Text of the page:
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The potential of pulsed low intensity ultrasound to stimulate chondrocytes matrix synthesis in agarose and monolayer cultures

By Natalie M. Vaughan, James Grainger, Dan L. Bader and Martin M. Knight


Pulsed low intensity ultrasound (PLIUS) has been used successfully for bone fracture repair and has therefore been suggested for cartilage regeneration. However, previous in vitro studies with chondrocytes show conflicting results as to the effect of PLIUS on the elaboration of extracellular matrix. This study tests the hypothesis that PLIUS, applied for 20 min/day, stimulates the synthesis of sulphated glycosaminoglycan (sGAG) by adult bovine articular chondrocytes cultured in either monolayer or agarose constructs. For both culture models, PLIUS at either 30 or 100 mW/cm2 intensity had no net effect on the total sGAG content. Although PLIUS at 100 mW/cm2 did induce a 20% increase in sGAG content at day 2 of culture in agarose, this response was lost by day 5. Intensities of 200 and 300 mW/cm2 resulted in cell death probably due to heating from the ultrasound transducers. The lack of a sustained up-regulation of sGAG synthesis may reflect the suggestion that PLIUS only induces a stimulatory effect in the presence of a tissue injury response. These results suggest that PLIUS has a limited potential to provide an effective method of stimulating matrix production as part of a tissue engineering strategy for cartilage repair. <br/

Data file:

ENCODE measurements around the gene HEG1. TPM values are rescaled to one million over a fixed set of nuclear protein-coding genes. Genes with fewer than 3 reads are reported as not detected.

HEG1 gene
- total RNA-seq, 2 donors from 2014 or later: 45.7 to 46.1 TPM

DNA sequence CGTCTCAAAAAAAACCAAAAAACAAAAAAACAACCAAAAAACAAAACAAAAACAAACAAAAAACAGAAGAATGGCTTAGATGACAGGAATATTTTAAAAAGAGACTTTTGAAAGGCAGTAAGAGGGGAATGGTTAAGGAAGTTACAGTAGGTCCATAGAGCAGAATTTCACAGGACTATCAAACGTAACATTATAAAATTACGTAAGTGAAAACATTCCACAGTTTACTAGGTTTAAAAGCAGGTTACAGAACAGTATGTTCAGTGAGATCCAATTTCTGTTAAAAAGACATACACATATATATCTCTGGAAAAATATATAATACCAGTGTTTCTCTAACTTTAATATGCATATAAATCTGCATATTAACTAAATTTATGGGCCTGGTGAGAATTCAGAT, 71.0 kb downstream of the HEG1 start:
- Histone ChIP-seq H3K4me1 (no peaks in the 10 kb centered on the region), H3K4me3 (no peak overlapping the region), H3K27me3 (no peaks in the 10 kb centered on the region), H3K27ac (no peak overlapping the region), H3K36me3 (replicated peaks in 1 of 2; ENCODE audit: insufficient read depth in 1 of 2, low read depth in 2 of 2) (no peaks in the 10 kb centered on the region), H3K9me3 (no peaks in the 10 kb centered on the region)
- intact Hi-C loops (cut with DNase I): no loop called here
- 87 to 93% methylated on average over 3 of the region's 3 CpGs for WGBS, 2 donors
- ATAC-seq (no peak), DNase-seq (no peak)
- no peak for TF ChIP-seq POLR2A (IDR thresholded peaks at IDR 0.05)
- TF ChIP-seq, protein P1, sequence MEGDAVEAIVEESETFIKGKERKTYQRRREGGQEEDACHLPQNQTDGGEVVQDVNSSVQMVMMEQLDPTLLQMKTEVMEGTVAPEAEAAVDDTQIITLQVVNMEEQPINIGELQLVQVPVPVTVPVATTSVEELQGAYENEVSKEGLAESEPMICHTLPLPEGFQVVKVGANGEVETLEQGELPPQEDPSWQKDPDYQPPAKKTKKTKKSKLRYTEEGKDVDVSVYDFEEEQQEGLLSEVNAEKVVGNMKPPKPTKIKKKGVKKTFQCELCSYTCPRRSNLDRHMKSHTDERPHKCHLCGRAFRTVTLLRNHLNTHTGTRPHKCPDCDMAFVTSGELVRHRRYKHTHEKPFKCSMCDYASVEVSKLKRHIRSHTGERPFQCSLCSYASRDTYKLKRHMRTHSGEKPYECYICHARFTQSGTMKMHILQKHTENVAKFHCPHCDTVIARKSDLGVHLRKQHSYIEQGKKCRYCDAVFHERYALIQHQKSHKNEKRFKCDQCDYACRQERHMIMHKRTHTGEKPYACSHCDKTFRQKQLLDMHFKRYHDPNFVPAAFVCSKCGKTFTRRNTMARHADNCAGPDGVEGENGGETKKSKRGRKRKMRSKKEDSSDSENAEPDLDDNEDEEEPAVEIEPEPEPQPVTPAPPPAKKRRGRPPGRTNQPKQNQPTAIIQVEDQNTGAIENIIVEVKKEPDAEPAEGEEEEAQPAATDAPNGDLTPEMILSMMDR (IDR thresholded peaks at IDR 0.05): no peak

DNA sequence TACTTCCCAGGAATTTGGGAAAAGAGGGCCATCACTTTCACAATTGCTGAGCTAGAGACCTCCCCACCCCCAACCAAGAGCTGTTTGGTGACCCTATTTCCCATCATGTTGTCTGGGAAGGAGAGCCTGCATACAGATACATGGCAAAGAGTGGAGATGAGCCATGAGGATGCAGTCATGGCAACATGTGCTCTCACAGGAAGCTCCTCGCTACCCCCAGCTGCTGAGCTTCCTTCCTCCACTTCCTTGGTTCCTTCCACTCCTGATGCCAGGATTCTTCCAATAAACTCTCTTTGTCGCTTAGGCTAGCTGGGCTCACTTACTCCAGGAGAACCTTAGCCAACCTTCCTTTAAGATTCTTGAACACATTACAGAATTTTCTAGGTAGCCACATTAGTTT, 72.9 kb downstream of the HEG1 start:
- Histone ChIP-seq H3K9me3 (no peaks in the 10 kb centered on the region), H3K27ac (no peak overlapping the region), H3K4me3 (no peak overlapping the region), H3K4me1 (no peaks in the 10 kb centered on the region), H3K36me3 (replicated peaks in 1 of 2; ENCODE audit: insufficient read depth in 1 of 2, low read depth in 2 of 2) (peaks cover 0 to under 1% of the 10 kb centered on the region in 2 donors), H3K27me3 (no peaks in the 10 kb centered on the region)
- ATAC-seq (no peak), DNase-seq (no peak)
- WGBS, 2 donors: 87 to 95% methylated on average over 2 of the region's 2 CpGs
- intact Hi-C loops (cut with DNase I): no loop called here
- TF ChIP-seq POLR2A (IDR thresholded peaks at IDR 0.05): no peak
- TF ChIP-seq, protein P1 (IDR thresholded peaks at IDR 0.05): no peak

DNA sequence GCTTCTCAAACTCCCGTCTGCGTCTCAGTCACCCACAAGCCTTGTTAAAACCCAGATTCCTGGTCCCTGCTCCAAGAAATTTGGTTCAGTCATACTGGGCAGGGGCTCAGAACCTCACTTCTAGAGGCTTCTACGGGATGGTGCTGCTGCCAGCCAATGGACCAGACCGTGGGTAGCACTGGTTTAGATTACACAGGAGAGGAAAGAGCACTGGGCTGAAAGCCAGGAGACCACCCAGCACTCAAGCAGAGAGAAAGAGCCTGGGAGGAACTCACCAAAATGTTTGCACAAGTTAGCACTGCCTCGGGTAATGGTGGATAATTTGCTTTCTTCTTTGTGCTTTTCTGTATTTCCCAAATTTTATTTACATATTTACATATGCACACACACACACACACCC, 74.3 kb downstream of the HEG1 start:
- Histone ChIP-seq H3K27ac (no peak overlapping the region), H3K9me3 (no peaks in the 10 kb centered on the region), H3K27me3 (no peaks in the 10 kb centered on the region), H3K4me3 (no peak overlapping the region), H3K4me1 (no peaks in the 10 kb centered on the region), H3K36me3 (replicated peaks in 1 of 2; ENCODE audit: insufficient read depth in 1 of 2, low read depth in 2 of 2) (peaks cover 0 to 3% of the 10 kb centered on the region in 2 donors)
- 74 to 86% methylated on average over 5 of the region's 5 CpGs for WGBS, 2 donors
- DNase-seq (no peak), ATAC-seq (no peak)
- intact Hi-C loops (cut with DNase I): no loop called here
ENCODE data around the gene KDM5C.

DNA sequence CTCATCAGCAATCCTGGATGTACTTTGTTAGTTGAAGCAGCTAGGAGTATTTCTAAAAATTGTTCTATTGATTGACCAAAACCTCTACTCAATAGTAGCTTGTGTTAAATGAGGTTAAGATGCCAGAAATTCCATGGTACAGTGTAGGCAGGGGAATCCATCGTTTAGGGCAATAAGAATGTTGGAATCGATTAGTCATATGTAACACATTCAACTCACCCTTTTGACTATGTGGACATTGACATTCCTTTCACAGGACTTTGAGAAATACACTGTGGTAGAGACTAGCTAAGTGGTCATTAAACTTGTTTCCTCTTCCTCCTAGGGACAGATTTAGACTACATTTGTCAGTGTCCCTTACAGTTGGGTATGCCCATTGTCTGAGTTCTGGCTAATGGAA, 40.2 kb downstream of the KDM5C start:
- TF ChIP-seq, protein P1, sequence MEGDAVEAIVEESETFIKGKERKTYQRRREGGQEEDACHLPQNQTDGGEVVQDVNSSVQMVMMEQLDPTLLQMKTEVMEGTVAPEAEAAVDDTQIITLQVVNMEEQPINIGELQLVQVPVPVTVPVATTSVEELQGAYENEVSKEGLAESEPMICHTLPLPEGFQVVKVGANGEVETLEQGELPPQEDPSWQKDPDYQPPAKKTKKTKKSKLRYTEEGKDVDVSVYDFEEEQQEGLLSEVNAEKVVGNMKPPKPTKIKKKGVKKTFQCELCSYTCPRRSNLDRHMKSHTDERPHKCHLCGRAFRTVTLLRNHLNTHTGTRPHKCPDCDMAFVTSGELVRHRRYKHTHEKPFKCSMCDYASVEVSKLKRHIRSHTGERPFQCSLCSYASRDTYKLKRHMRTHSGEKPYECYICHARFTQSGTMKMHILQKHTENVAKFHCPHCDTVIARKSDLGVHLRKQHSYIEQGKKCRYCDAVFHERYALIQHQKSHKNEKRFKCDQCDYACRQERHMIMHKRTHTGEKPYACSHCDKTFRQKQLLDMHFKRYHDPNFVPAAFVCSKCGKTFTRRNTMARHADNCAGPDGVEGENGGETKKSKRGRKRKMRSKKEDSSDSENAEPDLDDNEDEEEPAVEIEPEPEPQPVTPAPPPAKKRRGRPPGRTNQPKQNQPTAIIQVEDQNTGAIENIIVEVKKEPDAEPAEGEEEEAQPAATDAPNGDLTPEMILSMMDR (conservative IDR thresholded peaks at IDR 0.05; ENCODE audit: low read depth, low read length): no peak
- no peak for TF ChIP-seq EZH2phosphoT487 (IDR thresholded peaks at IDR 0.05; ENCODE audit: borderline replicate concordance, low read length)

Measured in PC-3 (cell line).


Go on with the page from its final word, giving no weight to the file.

Topics: QH301, R1, TK
Year: 2010
OAI identifier: oai:eprints.soton.ac.uk:189409
Provided by: e-Prints Soton
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